Pas De Deux

Boris Zhurilov, 17, in Gianfranco Ferré, and Darya Elmakova, 17, wearing Alexander McQueen, in front of the Maryinsky Theater, in St. Petersburg. June 11, 2006. Photography by Arthur Elgort. Keepers of the Flame article. Vanity Fair, September 2006.

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The Proustian Moments of Yves Saint Laurent

Proust ball gown by Yves Saint Laurent, 1971. It once belonged to Jane Birkin.

 
 

Yves Saint Laurent was a great admirer of Marcel Proust, who had been a frequent guest of Gaston Gallimard, one of the previous owners of Château Gabriel, the villa that Yves and Pierre Bergé bought. The designer and his long-time partner commissioned Jacques Grange to decorate it with themes inspired by Proust’s Remembrance of Things Past. And it’s been said that Saint Laurent used to register in the hotels using the nickname Monsieur Swann, so as not to be disturbed or recognized.

 
 

À la recherche du temps perdu (In Search of Lost Time or Remembrance of Things Past) is known both for its length and its theme of involuntary memory. The novel began to take shape in 1909. Proust continued to work on it until his final illness in the autumn of 1922 forced him to break off. He established the structure early on, but even after volumes were initially finished he kept adding new material, and edited one volume after another for publication.

 

Volume 1: Du côté de chez Swann (1913) was rejected by a number of publishers, including Fasquelle, Ollendorf, and the Nouvelle Revue Française (NRF). André Gide was famously given the manuscript to read to advise NRF on publication, and leafing through the seemingly endless collection of memories and philosophizing or melancholic episodes, came across a few minor syntactic errors, which made him decide to turn the work down in his audit. Proust eventually arranged with the publisher Grasset to pay the cost of publication himself. When published it was advertised as the first of a three-volume novel.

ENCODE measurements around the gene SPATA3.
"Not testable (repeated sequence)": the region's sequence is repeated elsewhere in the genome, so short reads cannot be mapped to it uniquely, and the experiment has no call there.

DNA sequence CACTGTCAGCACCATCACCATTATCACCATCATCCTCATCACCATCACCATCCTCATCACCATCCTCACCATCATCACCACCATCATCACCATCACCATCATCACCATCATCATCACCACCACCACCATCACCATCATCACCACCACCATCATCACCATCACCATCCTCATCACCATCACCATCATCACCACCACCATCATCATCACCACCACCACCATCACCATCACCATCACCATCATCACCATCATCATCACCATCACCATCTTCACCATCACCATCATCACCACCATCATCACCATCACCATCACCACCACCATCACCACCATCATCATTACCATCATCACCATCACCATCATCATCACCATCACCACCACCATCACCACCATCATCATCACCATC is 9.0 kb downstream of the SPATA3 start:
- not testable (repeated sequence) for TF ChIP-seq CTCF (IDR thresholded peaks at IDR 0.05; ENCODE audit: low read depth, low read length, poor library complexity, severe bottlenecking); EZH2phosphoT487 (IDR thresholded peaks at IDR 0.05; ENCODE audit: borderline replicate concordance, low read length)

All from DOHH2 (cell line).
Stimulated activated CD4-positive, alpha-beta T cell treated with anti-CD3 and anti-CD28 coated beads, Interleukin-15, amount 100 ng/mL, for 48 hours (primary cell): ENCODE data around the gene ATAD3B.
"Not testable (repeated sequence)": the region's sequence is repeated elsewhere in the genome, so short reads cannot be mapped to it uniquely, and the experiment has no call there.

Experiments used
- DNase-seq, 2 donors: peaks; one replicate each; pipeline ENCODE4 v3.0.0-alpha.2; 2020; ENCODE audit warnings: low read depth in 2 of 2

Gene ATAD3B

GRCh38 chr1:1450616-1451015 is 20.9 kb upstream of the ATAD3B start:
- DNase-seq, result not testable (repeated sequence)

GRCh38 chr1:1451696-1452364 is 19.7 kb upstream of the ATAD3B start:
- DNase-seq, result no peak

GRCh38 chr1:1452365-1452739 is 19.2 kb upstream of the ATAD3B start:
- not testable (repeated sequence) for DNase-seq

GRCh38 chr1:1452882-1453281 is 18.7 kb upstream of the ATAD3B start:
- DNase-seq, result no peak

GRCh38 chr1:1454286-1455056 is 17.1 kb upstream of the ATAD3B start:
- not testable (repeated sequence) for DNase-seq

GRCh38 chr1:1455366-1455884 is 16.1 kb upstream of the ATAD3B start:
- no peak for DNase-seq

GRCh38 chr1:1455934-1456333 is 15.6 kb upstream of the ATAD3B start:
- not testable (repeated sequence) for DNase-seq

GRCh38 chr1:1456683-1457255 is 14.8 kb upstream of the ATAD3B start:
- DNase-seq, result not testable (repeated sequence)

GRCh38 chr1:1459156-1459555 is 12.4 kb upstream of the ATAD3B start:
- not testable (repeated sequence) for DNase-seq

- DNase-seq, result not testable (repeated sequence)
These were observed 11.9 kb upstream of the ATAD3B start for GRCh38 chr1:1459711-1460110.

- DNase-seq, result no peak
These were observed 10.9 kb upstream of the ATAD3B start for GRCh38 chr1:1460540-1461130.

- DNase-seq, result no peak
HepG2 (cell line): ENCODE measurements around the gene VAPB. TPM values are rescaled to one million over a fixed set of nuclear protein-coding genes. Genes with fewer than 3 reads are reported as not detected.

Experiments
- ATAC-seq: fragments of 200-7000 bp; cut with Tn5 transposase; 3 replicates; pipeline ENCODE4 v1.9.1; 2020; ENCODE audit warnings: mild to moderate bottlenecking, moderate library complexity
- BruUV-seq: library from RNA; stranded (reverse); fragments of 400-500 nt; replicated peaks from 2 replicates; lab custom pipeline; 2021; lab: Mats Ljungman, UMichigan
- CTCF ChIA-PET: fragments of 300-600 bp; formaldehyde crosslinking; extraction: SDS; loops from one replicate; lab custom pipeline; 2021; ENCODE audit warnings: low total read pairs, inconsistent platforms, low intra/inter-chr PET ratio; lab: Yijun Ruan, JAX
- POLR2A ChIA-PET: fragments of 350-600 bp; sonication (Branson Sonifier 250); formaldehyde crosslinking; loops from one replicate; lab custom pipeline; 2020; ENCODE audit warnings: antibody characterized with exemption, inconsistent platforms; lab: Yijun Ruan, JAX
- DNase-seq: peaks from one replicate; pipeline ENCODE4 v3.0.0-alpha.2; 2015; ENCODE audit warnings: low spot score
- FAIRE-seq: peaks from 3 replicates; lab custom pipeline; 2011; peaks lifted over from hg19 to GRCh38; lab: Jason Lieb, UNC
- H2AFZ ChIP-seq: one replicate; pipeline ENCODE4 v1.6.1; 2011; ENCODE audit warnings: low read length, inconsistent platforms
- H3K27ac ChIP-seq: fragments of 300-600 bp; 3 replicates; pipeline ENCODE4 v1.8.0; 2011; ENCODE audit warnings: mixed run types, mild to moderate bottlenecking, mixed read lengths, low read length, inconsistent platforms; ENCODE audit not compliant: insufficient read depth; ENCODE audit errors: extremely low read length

A third-person novella within Du côté de chez Swann, “Un Amour de Swann” is sometimes published as a volume by itself. As it forms the self-contained story of Charles Swann’s love affair with Odette de Crécy and is relatively short, it is generally considered a good introduction to the work and is often a set text in French schools. “Combray I” is also similarly excerpted; it ends with the famous madeleine cake episode, introducing the theme of involuntary memory.

 
 

 
 

Yves Saint Laurent’s Proust Questionnaire
He answered it in 1968 during an interview

 
 

What is your main character trait?
Determination.

What is your greatest drawback?
Shyness.

What is your favorite quality in a man?
Indulgence.

What is your favorite quality in a woman?
Same thing.

What is your favorite historical character?
Mademoiselle Chanel.

Who are your real life heroes?
The people I admire.

Who would you like to have been?
A Beatnik.

What is your ideal of earthly bliss?
Sleeping with the people I love.

What is the lowest depth of misery?
Loneliness.

Where would you like to live?
In sunny climates, by the sea.

What talent would you like to have?
Physical strength.

What fault are you most tolerant of?
Betrayal.

Who is your favorite painter?
Picasso.

Your favorite musician?
Bach. And nineteenth century composers of opera.